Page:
City Council opens highlands land to Bellevue College development

December 7, 2010

By Warren Kagarise

NEW — 8 a.m. Dec. 7, 2010

Bellevue College could construct a campus in the Issaquah Highlands and dozens of homes could be built nearby in the coming years due to a series of agreements the City Council approved Monday night.

The council directed city staffers to facilitate the sale of three parcels on 35 acres owned by highlands developer Port Blakely Communities. Revenue from the sales is then to be used to purchase Park Pointe — 102 forested acres on Tiger Mountain near Issaquah High School.

If the complicated process – called a transfer of development rights — succeeds, the 102 acres and another 43 rural acres near the highlands should be preserved. In addition, the 35 acres under consideration could be developed.

The council selected Bellevue College and local homebuilders to develop the three highlands parcels.

Bellevue College Trustee Vicki Orrico said the process could take more than 20 years for the campus to be completed — if college administrators decide to buy the land in the highlands and construct a campus.

“We’re a community college,” she said. “Just what the name implies, we’re a college of the community, and that’s our intention in coming here. We plan to do a great deal of learning and listening to you about what you want.”

Bellevue College announced interest in a highlands site in August. The college is in the midst of a traffic study to gauge the impact of a potential campus in the neighborhood.

In October, the city started to solicit proposals from potential buyers for the parcels.

The sales should generate enough dollars to purchase Park Pointe. The city also aimed to select buyers based on a willingness to providing a “community benefit” — such as affordable housing — as part of developing the parcels.

Planners then scored each proposal based on common criteria. The top scorers differed for the available parcels.

The city recommended Bellevue College for the northernmost parcel, near Northeast Park Drive. The price for the site is $5.2 million.

The Burnsteads — a home builder in the highlands, Talus and other Puget Sound communities — is the No. 1 choice for the southernmost parcel. The land costs $1.5 million.

The top candidate for the middle parcel is zHome builder Ichijo USA. The price tag for the parcel: $2.5 million.

Bellevue College proposed 372,000 square feet of institutional space, 56,000 square feet of additional space and 1,645 parking spaces.

The Burnsteads outlined a plan to build 40 single-family homes to eco-friendly standards. The proposal includes eight smaller units.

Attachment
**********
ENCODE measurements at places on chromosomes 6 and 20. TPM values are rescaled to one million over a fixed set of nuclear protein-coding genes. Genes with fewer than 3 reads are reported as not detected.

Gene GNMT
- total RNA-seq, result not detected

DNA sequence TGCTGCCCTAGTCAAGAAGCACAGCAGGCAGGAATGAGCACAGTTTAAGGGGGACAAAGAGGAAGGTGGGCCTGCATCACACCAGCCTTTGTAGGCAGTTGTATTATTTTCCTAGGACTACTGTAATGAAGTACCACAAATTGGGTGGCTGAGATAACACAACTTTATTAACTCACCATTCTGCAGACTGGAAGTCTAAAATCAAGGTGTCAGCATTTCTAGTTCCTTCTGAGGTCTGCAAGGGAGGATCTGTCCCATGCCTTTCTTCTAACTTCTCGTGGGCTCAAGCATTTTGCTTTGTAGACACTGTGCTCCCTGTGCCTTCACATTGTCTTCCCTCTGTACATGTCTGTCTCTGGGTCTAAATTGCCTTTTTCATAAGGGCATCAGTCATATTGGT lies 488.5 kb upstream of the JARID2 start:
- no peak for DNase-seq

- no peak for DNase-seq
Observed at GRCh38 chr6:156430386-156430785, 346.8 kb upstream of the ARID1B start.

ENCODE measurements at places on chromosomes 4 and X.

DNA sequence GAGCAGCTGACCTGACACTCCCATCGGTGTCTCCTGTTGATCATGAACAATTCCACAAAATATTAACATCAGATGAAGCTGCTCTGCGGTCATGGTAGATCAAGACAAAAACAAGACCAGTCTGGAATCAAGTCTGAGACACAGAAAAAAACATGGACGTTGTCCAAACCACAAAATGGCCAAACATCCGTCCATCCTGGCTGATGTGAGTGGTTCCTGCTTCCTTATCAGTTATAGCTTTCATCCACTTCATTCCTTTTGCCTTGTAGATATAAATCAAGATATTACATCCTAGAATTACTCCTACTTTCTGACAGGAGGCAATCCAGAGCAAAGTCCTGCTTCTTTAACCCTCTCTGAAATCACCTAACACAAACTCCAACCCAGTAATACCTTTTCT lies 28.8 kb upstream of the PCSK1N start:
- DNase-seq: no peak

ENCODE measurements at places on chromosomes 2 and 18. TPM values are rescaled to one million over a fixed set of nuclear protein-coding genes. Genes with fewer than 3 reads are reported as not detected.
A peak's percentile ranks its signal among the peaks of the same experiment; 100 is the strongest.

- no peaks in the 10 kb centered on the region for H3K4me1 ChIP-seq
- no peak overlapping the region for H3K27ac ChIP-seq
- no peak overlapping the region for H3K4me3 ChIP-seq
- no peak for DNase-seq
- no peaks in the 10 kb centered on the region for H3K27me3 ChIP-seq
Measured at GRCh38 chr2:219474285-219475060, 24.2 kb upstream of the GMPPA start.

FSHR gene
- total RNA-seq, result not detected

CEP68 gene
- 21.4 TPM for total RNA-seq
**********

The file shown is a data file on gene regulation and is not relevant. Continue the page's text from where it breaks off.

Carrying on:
Ichijo USA offered a mix of affordable housing units and residences accessible to disabled tenants. The proposal includes 60 units.

Though the City Council faced opposition from highlands residents before a critical transfer of development rights decision in August, no residents spoke against the latest action Monday.

“This has been a long time coming,” Councilman Fred Butler said before the unanimous decision. “This secures in perpetuity the forested area on lower Tiger Mountain through a transfer of development rights, but in addition to that, provides additional major amenities for the community.”

The long process to preserve Park Pointe has progressed in recent months, as the City Council and King County Council approved agreements crucial to the project.

The city launched the effort to preserve Park Pointe through a transfer of development rights in 2008, but the project stalled amid financial problems for the landowner.

The defunct landowner, Wellington Park Pointe LLC, entered bankruptcy in late 2009, and a Seattle bank foreclosed on Park Pointe in March.

In the mid-1990s, the former Park Pointe developer intended to build a hillside urban village similar to the highlands or Talus. The proposal folded amid public outcry about possible consequences to the environment and surrounding neighborhoods.

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Comments

One Response to “City Council opens highlands land to Bellevue College development”

  1. Habitat Loss on November 5th, 2011 4:42 pm

    Too bad the project will be destroying natural habitat for a variety of indigenous flora and fauna, such a s up to 100 year old Douglas Fir and Cedar trees, Owls, Deer, Bear and several species of foul including wild Turkey and Blue Grouse. Way to go go green!

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